It’s A Hot One: Here’s Our Guide To Surviving Europe’s Heatwave
Temperatures are soaring across Europe as various countries are experiencing what appears to be the worst heatwave in recent memory.
Various national authorities across Belgium, the Czech Republic, France, Germany, Italy, Poland, Spain and Switzerland have issued heat warnings and alerts, advising tourists and residents to drink plenty of water and stay out of the sun. According to meteorologists, as hot winds traveling from the Sahara blow across the continent, temperatures are likely to climb above 40 degrees Celsius (more than 104 degrees Fahrenheit).
The last time a European heatwave raised this much concern was in 2003, with over 30 000 people dying across Europe and 15000 people dying in France.
“I’m worried about people who are downplaying this, who are continuing to exercise as usual or stay out in the sun,” said France’s health minister, Agnès Buzyn, in a statement about the latest heatwave that took the country by storm last week. “This affects all of us. Nobody is a superman when it comes to dealing with the extreme heat we’re going to see on Thursday and Friday.”
The heatwave in Europe
On Wednesday last week, Germany, Poland and the Czech Republic each recorded their highest-ever June temperatures. The French government closed around 4,000 schools on Friday, and they also extended the opening hours of parks and public swimming pools. Viennese authorities installed mist showers in busy sports areas, and they also cooled off their great apes in the zoos with buckets of fresh water. Geneva sent out brochures aimed at people over the age of 75, advising them on how to keep safe during heat waves.
If that’s not enough, firefighters in Spain spent Wednesday evening battling a 15,000-acre wildfire in the country’s northeast. Also, on a more humorous side, German police authorities revealed that they had to pull a man on a scooter over as he was riding in the nude on a public road, when asked for an explanation upon being stopped, the man cited the unbearable heat as an excuse for his nudity.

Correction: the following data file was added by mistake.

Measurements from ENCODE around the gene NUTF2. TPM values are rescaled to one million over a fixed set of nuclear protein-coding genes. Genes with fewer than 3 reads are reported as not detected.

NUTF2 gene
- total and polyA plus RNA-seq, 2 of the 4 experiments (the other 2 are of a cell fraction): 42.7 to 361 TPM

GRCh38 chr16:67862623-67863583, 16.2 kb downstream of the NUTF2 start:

Europe is battling its hottest and driest days in recent memory, and they are somewhat ill prepared for it.
So what exactly is a heatwave?
The consensus is that a heatwave is an extended period of unseasonably hot weather. The temperature is often five degrees or more than the above daily average maximum. The abnormality continues as the current, hot temperatures in Europe are usually only seen during July and August.
Concerns also rose amongst European authorities when they were informed of the increased frequency and severity of the heatwaves, with French Prime Minister Edouard Philippe saying “Beyond this extreme episode and with climate change, there is one observation: these episodes are getting closer, the abnormal becomes the normal…We must prevent the fact that it will be even worse in the coming years”.
That said, how can we as individuals help combat the rising frequency and severity of heatwaves? Well, according to Météo-France, a French national meteorological service that said the frequency of heatwaves is expected to double by 2050, we could become more proactive in reducing the amount of greenhouse gas emissions (1).
Is climate change to blame?
According to a study by the World Weather Attribution group, Europe’s 2018 heatwave was as a result of human activities that led to climate change. Furthermore, the 20 warmest years since records began have all been within the past 22 years, with 2018 being included in the top four.
As the world continues to get warmer, extreme weather will become more likely. However, it’s important to remember that temperatures vary so naturally that it would be difficult to definitively pin the current heatwave on climate change.
What are the effects of a heatwave?
Heat exhaustion vs heatstroke
During a heatwave, the human body’s ability to regulate its own temperature and keep it at safe levels compromised. As a result, the body temperature rises and heat exhaustion may set in. The body then begins to lose salt and water. People may then experience symptoms such as confusion, dizziness, fatigue, headaches, muscle cramps and vomiting. If not immediately addressed, heat exhaustion can soon lead to heatstroke which is much more serious.
A heatstroke happens when the body temperature hits above 40C (104F). Once this happens, you are likely to experience hot, dry skin, a rapid heartbeat, confusion, slurred speech, seizures and even loss of consciousness. A delay in immediate medical attention risks permanent damage to vital organs as well as death.
Those at risk of either heat exhaustion or heatstroke are children under three, individuals over 75, pregnant women and, anyone taking medications that affect sweating and temperature control and anyone with preexisting health conditions that include heart disease.
If you believe that you may be suffering from heat exhaustion, move to a shady location. You should also strip off a few articles of clothing and apply cool, wet towels to the body. You should also be sure you’re drinking enough water, or sports drinks that can provide you with electrolytes. If the symptoms persist, seek medical attention immediately.